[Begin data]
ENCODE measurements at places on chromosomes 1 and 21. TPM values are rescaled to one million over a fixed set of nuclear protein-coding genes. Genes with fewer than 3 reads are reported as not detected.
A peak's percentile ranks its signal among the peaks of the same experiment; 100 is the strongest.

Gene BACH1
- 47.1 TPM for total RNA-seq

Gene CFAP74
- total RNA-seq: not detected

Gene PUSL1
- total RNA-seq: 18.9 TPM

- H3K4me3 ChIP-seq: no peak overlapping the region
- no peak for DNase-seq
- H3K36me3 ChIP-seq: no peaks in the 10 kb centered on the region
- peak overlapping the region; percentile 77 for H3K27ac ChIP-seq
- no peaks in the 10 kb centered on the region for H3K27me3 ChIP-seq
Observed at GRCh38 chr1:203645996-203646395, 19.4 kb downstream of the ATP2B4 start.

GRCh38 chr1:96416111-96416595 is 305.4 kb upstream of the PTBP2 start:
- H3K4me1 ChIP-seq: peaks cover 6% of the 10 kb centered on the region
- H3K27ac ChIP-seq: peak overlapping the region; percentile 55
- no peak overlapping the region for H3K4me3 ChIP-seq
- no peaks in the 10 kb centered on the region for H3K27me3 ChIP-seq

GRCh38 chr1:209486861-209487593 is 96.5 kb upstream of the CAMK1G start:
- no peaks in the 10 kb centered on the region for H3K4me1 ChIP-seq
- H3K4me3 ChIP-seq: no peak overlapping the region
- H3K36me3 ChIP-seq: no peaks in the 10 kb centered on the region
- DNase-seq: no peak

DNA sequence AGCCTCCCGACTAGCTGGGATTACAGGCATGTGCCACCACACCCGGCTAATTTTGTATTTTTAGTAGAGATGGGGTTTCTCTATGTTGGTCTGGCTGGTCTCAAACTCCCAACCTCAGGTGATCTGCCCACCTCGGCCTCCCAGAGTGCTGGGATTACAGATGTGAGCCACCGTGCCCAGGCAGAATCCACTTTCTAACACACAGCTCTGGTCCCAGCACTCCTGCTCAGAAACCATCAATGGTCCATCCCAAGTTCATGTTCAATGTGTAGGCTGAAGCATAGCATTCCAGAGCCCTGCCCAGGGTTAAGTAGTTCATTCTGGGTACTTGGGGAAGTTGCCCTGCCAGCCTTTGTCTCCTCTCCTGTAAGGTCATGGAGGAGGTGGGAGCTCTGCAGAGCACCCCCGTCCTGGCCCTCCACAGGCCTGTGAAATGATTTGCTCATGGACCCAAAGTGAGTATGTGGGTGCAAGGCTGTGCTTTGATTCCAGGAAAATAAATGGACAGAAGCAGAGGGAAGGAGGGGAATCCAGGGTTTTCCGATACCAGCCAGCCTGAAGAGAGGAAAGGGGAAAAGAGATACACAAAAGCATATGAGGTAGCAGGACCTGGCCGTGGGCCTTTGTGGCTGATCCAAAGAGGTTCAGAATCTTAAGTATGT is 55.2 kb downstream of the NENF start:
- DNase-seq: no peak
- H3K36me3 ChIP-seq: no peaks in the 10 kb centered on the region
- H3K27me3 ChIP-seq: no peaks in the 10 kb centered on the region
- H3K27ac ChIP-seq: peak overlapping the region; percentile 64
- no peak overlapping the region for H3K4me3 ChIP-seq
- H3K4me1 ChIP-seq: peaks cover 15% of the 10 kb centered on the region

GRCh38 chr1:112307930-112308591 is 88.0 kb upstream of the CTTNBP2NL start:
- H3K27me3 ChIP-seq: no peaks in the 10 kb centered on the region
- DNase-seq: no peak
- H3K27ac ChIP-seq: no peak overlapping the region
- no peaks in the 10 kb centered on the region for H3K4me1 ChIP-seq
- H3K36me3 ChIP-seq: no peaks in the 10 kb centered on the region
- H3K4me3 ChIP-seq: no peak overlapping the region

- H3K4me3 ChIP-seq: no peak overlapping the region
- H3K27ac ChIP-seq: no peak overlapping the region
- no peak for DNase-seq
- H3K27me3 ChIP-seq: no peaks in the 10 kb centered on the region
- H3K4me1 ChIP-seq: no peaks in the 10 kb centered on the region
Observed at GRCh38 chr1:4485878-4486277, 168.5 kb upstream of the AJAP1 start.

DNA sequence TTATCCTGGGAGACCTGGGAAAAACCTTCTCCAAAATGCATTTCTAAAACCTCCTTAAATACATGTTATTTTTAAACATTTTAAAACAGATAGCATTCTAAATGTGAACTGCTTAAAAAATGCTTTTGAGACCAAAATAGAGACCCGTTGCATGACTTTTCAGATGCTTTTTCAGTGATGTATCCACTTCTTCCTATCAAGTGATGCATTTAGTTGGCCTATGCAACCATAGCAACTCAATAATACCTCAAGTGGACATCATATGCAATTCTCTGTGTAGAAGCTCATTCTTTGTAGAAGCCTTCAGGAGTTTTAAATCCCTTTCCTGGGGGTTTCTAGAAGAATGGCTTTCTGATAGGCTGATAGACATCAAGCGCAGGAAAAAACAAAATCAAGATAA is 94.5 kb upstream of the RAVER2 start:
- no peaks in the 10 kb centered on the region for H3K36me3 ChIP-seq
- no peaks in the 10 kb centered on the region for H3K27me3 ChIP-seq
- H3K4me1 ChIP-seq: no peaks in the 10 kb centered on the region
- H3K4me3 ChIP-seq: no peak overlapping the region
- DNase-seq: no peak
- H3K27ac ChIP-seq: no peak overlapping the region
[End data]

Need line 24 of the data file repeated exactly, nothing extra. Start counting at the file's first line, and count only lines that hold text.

- DNase-seq: no peak